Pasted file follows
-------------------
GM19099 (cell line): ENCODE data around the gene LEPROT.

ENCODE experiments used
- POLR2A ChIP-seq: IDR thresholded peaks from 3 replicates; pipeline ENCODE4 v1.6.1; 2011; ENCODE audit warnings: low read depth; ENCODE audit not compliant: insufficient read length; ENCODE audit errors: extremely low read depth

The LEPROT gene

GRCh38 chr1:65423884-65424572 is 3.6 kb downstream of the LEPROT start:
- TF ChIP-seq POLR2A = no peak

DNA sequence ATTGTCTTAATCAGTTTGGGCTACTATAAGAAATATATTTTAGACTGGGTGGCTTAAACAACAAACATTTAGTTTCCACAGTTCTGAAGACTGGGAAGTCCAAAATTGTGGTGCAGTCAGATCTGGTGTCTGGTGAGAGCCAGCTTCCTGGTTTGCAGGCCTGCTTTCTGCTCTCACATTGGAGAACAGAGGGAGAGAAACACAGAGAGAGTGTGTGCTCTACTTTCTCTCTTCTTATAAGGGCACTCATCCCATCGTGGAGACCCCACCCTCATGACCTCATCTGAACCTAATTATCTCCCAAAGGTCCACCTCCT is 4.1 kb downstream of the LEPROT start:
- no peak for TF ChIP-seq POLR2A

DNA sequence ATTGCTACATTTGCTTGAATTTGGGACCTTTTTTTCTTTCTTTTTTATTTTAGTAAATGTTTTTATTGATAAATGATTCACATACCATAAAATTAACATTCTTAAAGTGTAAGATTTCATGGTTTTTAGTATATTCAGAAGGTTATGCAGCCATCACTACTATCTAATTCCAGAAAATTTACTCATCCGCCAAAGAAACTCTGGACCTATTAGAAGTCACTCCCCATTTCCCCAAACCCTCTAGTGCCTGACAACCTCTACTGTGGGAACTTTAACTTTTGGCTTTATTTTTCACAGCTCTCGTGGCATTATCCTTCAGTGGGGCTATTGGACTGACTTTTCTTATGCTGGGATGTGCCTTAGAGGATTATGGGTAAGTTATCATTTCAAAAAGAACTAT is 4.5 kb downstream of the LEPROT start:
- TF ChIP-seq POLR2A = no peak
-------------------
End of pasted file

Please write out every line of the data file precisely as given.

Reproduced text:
GM19099 (cell line): ENCODE data around the gene LEPROT.

ENCODE experiments used
- POLR2A ChIP-seq: IDR thresholded peaks from 3 replicates; pipeline ENCODE4 v1.6.1; 2011; ENCODE audit warnings: low read depth; ENCODE audit not compliant: insufficient read length; ENCODE audit errors: extremely low read depth

The LEPROT gene

GRCh38 chr1:65423884-65424572 is 3.6 kb downstream of the LEPROT start:
- TF ChIP-seq POLR2A = no peak

DNA sequence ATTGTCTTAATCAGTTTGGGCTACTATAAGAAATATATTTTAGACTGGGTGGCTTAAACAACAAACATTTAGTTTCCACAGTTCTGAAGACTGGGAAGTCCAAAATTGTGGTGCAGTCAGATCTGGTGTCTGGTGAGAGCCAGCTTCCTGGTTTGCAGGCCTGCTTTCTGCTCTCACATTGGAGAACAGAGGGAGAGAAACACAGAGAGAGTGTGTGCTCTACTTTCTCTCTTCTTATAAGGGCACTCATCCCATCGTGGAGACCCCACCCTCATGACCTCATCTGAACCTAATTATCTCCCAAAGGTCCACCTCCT is 4.1 kb downstream of the LEPROT start:
- no peak for TF ChIP-seq POLR2A

DNA sequence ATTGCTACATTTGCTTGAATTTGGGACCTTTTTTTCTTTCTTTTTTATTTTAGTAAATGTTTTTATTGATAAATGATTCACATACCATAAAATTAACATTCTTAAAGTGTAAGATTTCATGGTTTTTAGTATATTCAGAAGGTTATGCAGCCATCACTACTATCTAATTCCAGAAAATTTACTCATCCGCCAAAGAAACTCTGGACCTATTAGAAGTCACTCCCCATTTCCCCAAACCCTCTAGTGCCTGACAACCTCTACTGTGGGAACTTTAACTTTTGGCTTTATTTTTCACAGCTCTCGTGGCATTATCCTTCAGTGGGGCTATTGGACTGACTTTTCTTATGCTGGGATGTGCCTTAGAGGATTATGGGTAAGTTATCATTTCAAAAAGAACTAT is 4.5 kb downstream of the LEPROT start:
- TF ChIP-seq POLR2A = no peak